Part of the method the abusive man uses is emotional warfare.  He tears her down to the point where she believes it’s her fault, that she’s brought this all on herself.  He used to tell me, “I’m not like this.  You bring this out in me.  You make me do this to you.”  He leads her to believe (because she’s susceptible) that there’s no possibility for a better existence outside of the relationship.  The message is, “I hate you because you’re unlovable, but I still love you more than anyone else ever would.”  The message is, “Nobody else would put up with you.  You’re lucky I do.”  The message is, “I hate you because you’re a miserable piece of shit, but you better not ever leave or you’ll be sorry.”

Yes, I was trapped like that for years.

So how did I finally get out?

It’s complicated.  But in simple terms, Kevin and Michael were both the impetus for my finally extricating myself.  It’s bitter irony that Kevin was one of the reasons I stayed as long as I did; once we had him, I thought about leaving all the time, but I couldn’t bear – absolutely couldn’t bear – the thought of having to share him, to give him up to this horrible man on alternate weekends or whatever the court might come up with.  In the end, though, it came down to realizing that it’s one thing to put up with a hellish situation yourself, but to subject your kid to it is a whole other story.  There came a night when he was coked up, and he took Kevin and disappeared for an entire night.  I was frantic.  To this day, I have no idea where he took him or what Kevin was exposed to.  He came back the following morning, and I met with a divorce attorney that day, and took Kevin and left the following day.

And Michael came along.  And he saw me as a person with value, someone worthy of goodness.  It was the first time I began to believe that something else, something better, was possible.  It’s probably sad that it took something, someone outside myself to see that, but there you have it.

There are many reasons women stay in abusive relationships: financial dependence, lack of a safety net of available friends and/or family, fear, and not the least, self-esteem.  It really all boils down to that, I think.  And I think that for anyone who has a daughter, instilling in her a strong sense of self – of self-value, self-esteem – needs to be an absolute priority.  By the same token, raising sons into healthy men requires instilling the same positive sense of self, as it is the broken man who will lash out and victimize someone.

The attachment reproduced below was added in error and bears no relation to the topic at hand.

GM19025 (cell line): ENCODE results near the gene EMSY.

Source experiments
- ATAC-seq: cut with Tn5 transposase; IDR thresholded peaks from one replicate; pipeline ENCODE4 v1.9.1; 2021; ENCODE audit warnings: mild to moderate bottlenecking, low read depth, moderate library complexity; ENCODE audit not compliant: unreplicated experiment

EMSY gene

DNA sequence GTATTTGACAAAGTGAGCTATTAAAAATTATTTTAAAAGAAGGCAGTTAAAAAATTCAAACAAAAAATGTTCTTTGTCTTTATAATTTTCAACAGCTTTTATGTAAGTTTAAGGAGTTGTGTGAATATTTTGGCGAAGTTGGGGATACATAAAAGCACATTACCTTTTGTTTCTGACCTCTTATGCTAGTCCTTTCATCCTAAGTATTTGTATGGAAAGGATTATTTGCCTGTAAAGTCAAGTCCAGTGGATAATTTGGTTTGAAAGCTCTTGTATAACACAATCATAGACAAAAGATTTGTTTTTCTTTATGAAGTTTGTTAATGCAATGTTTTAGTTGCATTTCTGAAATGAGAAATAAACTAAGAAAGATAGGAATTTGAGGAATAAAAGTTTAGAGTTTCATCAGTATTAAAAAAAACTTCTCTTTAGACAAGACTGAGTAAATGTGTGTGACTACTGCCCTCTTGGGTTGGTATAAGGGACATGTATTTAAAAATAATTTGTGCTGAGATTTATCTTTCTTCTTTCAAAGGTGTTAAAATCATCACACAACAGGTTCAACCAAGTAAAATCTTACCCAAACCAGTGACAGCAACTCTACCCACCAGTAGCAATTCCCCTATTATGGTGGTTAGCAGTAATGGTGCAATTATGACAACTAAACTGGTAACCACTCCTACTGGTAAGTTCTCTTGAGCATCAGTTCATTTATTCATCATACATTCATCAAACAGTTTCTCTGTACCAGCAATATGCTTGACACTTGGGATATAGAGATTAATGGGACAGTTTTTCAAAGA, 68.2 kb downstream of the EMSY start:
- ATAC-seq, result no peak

I know now that it wasn’t about me, it was about him.  I’m as flawed as the next person, but I’m not a worthless piece of shit.  He would have abused anyone he ended up with.

It was a hard road to travel, but I got out.  And I am thankful.

Life Stories

Several months ago, I finally sat down and did what I had thought about doing for years: I wrote about what I remember as the worst night of my life.  Although the night in question happened now almost fourteen years ago, the memories of it have haunted me all this time.  It was a devastatingly traumatic night on many levels, and over the years I would flash back on it and be filled with rage and anxiety and shame.  There was always a part of me that thought if I could write it out – what happened that night – I could somehow relegate it to the past where it belongs and gain some sense of closure on it.  But I was also ambivalent about writing it out because I knew it would force me to relive the events of that night in detail rather than in the snippets that would sometimes flash in and out of my mind’s eye.

When I did write about it finally, it was an emotionally draining process, but in the end, it was cathartic as I had hoped it would be.  Reducing it all to paper, so to speak, found a way to take much of its power away.  And the memories finally stopped plaguing me.  It was a horrible night that happened a long time ago, to a person who only vaguely resembles who I am now.

What I wrote, An Excerpt From the Life of a Battered Wife, seemed to have quite an impact on other people, too.  So much so that I decided to submit the piece to a couple of publications with the hope that it might be accepted for publication.

The Sun magazine declined it.  They sent me a very nice letter telling me that, while they felt that it was a very well-written piece, they get so many submissions every month that they often have to turn down even very good ones.  (Okay, this very well might have been a form letter, but I’ve decided to take it at face value, thank you very much.)  About a week later, I received an email from the managing editor of Mamalode telling me that they wanted to publish it.  She called it “powerful” and “very moving.”  I was elated.  I would get paid for this, which seemed like a sort of sweet justice, given the subject matter of the piece.